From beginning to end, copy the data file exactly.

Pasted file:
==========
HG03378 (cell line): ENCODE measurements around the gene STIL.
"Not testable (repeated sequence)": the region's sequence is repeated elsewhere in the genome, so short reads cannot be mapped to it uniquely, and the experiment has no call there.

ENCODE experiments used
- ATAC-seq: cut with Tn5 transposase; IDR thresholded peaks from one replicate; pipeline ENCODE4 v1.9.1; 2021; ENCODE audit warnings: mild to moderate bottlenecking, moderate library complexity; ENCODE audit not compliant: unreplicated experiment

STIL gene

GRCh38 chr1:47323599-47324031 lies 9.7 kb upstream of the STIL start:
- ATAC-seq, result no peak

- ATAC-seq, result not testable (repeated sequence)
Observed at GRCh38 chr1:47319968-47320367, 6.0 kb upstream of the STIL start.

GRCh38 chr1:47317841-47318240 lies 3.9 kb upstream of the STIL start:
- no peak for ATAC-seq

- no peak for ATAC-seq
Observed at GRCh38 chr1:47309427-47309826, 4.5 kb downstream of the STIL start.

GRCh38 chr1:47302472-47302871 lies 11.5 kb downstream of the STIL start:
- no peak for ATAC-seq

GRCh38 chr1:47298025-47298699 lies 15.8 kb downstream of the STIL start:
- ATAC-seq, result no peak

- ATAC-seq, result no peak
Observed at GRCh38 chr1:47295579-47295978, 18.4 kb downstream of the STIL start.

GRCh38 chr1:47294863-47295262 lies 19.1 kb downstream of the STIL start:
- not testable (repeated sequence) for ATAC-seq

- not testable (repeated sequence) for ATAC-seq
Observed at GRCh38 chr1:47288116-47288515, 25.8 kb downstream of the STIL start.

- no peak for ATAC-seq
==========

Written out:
HG03378 (cell line): ENCODE measurements around the gene STIL.
"Not testable (repeated sequence)": the region's sequence is repeated elsewhere in the genome, so short reads cannot be mapped to it uniquely, and the experiment has no call there.

ENCODE experiments used
- ATAC-seq: cut with Tn5 transposase; IDR thresholded peaks from one replicate; pipeline ENCODE4 v1.9.1; 2021; ENCODE audit warnings: mild to moderate bottlenecking, moderate library complexity; ENCODE audit not compliant: unreplicated experiment

STIL gene

GRCh38 chr1:47323599-47324031 lies 9.7 kb upstream of the STIL start:
- ATAC-seq, result no peak

- ATAC-seq, result not testable (repeated sequence)
Observed at GRCh38 chr1:47319968-47320367, 6.0 kb upstream of the STIL start.

GRCh38 chr1:47317841-47318240 lies 3.9 kb upstream of the STIL start:
- no peak for ATAC-seq

- no peak for ATAC-seq
Observed at GRCh38 chr1:47309427-47309826, 4.5 kb downstream of the STIL start.

GRCh38 chr1:47302472-47302871 lies 11.5 kb downstream of the STIL start:
- no peak for ATAC-seq

GRCh38 chr1:47298025-47298699 lies 15.8 kb downstream of the STIL start:
- ATAC-seq, result no peak

- ATAC-seq, result no peak
Observed at GRCh38 chr1:47295579-47295978, 18.4 kb downstream of the STIL start.

GRCh38 chr1:47294863-47295262 lies 19.1 kb downstream of the STIL start:
- not testable (repeated sequence) for ATAC-seq

- not testable (repeated sequence) for ATAC-seq
Observed at GRCh38 chr1:47288116-47288515, 25.8 kb downstream of the STIL start.

- no peak for ATAC-seq